Togo Country Report
Bureaucratic inertia, corruption, patronage, shortage of skilled workers and inadequate infrastructure pose challenges to the business environment. Anti-government street protests have subsided since legislative elections in December 2018, although ongoing public-sector strikes over pay and conditions pose continued risks to business operations, including disruption to transport and cargo movements at Lomé port.
According to Togo's security minister, kidnap-for-ransom incidents targeting ethnic-Peul citizens increased in the first six months of 2019 in Agou, Yoto, and Haho, although he did not name the perpetrators. These are probably inter-communal incidents and unlikely to target foreigners. However, terrorism risks posed by Sahelian jihadists have increased in northern Togo, following the May 2019 abduction of two French tourists in northern Benin. Gulf of Guinea piracy risks are rising. A tanker was hijacked 20 miles off Lomé port in March 2019 and three Romanian crew members abducted. This follows the hijacking of four tankers in Beninese waters in 2018 and in January 2019.
Street robberies are a common occurrence, while carjacking and checkpoint robberies are increasing due to the presence of a handful of well-organised gangs who operate across national borders in the region. Amateur criminals often act as street currency traders and try to board anchored ships at Lomé Anchorage to steal cargo and crews' personal belongings. Violent crime is carried out opportunistically in Lomé, the seaport, and market areas. Kidnap risk is low onshore; however, crews face increasing risk of being abducted by Nigeria-based pirates off Lomé port. The National Police and Gendarmerie are slow to respond to distress calls. Public services are generally inefficient and bribery is a common practice.
Civil war risks have receded after anti-government protests lost momentum in the aftermath of legislative elections which, although boycotted by the main opposition parties, went ahead peacefully in December 2018. Landslide victory for the ruling UNIR party in June 2019 municipal elections indicates waning support for the opposition. Inter-state war risks are low as Togo enjoys good relations with its neighbours, with which it participates in border security operations against contraband and terrorism-related activities.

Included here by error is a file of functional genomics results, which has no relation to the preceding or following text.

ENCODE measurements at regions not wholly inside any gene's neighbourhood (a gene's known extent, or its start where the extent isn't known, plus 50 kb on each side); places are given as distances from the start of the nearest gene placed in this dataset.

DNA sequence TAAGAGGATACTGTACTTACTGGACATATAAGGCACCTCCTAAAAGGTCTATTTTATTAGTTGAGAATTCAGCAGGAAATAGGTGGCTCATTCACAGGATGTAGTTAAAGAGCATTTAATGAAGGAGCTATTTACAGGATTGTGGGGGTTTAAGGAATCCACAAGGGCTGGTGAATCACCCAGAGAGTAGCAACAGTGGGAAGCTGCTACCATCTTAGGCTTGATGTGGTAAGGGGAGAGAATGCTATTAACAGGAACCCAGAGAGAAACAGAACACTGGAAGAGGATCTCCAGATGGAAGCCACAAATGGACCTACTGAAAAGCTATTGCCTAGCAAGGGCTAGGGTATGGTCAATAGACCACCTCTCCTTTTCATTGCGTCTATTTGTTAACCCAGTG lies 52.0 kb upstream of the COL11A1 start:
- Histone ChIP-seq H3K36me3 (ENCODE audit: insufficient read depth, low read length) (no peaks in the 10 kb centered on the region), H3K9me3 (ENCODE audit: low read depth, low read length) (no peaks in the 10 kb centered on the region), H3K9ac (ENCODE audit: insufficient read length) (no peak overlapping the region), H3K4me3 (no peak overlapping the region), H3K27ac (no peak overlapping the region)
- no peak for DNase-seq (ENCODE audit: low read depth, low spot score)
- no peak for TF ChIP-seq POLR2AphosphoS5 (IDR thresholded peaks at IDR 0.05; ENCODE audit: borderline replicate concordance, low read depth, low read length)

Vaccinations required to enter the country
Proof of vaccination against yellow fever is required for all travelers over one year of age entering the country.
Hepatitis A: A vaccine is available for anyone over one year of age. The vaccine may not be effective for certain people, e.g. those born before 1945 and who lived as a child in a developing country and/or have a past history of jaundice (icterus). These people can instead get a shot of immune globulin (IG) to boost their immunity against the disease.
Hepatitis B: A vaccine is available for children at least two months old.
Diphtheria-Tetanus-Polio: A booster shot should be administered if necessary (once every ten years).
Typhoid Fever: If your travels take you to regions with poor sanitary conditions (for children two years old and up).
Rabies: For prolonged stays in an isolated region (for children from when they can walk).
Meningococcal Meningitis: For prolonged stays, or in case your travels will put you in close contact with a local population affected by an epidemic of the disease (for children over the age of two years).
Malaria: Recommended preventive medication - mefloquine (sometimes marketed as Lariam) or doxycycline (sometimes marketed as Vibramycin).
For Children: All standard childhood immunizations should be up-to-date. In the case of a long stay, the BCG vaccine is recommended for children over one month and the MMR (measles-mumps-rubella) vaccine for children over nine months.
The rainy season lasts from April to October in the south of the country and from April to June in the north. Between mid-September and mid-October there is a second, shorter rainy season. The rest of the year the weather is dry although days are often cloudy, particularly when the Harmattan, a desert wind, passes through the country. The central regions of Togo are cooler, especially around Mount Klouto.
Voltage: 220 V ~ 50 Hz